National cyber security strategies serve as an useful tool to identify a state’s general position in regards to the rules and principles in cyberspace, finds the NATO CCDCOE’s law researcher Ann Väljataga in her recent research paper “Tracing opinio juris in National Cyber Security Strategy Documents” published by the CCDCOE.
By the end of 2018, almost 90 countries had adopted a national cyber security strategy. Diverse interpretations of international law in the cyber context are well reflected in Tallinn Manual 2.0 on the International Law Applicable to Cyber Operations, a process and publication led by the CCDCOE, providing a comprehensive overview of various legal questions that arise with respect to cyberspace. At the same time, international cyber law has still many gray zones. In the comparative analysis of strategy documents from seven countries, the CCDCOE law researcher Ann Väljataga argues that national cyber security strategies serve as a valuable source of information on how states think and interpret the limits of mandatory, allowed and prohibited behaviour in cyberspace.
“Although cyber strategies are not legally binding, in these documents states often express their views on issues including but not limited to sovereignty in cyberspace, due diligence and state responsibility, “ explains Ann Väljataga, author of the study. “Typically the process of preparation of a national cyber security strategy is similar to legislative drafting: different interest groups are engaged, the greatest common denominator is found, numerous compromises are made and the final result is approved by all the parties. Therefore it is reasonable to look at any legally relevant statement in cyber security documents as a result of careful deliberation, reflecting the state’s position on sovereignty, reasonableness and attribution in cyberspace.”
The present study examines how the national cyber security strategy documents of the United States, the United Kingdom, the Netherlands, China, France, Russia and Australia view the grey zones. It appeared that sovereignty is always recognized as the cornerstone of national cyber security. While the majority of the studied documents did acknowledge that along with cyber sovereignty comes responsibility, there was no consensus about the thresholds for use of force and armed attack.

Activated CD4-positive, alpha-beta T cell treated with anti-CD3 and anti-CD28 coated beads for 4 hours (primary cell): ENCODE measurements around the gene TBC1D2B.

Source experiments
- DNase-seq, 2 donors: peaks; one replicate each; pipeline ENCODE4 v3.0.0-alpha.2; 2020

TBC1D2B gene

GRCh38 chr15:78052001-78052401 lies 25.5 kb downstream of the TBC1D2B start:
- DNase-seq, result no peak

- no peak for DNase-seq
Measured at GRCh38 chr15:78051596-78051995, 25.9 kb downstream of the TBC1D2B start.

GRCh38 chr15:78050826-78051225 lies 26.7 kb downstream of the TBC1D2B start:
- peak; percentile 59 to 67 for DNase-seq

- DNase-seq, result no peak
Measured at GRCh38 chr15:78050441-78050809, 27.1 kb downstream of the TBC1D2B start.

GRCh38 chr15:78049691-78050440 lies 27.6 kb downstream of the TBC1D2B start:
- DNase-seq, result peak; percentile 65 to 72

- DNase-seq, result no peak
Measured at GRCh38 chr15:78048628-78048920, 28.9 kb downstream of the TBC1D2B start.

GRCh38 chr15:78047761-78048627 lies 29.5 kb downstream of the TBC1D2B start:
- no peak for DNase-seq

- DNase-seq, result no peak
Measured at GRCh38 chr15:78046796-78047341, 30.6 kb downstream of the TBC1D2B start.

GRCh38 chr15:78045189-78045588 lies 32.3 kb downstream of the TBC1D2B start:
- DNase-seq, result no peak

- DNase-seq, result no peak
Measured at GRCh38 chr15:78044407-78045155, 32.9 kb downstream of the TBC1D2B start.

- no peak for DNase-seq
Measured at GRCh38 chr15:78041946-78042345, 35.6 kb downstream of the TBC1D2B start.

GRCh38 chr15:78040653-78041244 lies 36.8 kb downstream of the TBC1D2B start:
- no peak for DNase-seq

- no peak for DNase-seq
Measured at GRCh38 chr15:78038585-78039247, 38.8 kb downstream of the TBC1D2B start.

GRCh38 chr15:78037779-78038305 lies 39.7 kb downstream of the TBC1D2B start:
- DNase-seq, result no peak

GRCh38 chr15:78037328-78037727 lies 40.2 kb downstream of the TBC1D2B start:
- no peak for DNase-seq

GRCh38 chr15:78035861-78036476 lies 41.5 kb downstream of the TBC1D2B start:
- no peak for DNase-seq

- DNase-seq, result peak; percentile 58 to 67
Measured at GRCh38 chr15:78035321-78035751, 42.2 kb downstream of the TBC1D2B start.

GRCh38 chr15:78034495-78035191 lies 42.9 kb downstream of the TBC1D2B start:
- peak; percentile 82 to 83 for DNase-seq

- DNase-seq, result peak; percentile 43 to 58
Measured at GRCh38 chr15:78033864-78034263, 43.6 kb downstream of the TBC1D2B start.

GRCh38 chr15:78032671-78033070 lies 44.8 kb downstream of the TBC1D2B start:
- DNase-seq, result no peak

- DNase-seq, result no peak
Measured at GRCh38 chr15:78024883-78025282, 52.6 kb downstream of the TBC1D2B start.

“Drawing from an almost universal understanding that countermeasures are justified in tackling state-sponsored cyber-attacks, the states representing a more Western liberal cyber policy suggest the possibility for opening the door to collective and anticipatory countermeasures, “ says Ann Väljataga. “Alongside evolving state practice and opinio juris expressed through other channels, national cyber security strategies are also opening up and offering legal thinking on attribution.”
National cyber security strategies may contain strong evidence of the norms to which the state sees itself as legally bound. Similarly, these documents help to shed some light on the capabilities it would be reasonable expect from a country to tackle the issues of cyber security.
NATO Cooperative Cyber Defence Centre of Excellence is a Tallinn-based knowledge hub, research institution, and training and exercise centre. The international military organisation is a community of 21 nations providing a 360-degree look at cyber defence, with expertise in the areas of technology, strategy, operations and law.
NATO CCD COE is home of the Tallinn Manual 2.0, the most comprehensive guide on how International Law applies to cyber operations. The Centre also organises the world’s largest and most complex international technical live-fire cyber defence exercise Locked Shields and the International Conference on Cyber Conflict, CyCon, a unique event joining key experts and decision-makers of the global cyber defence community in Tallinn.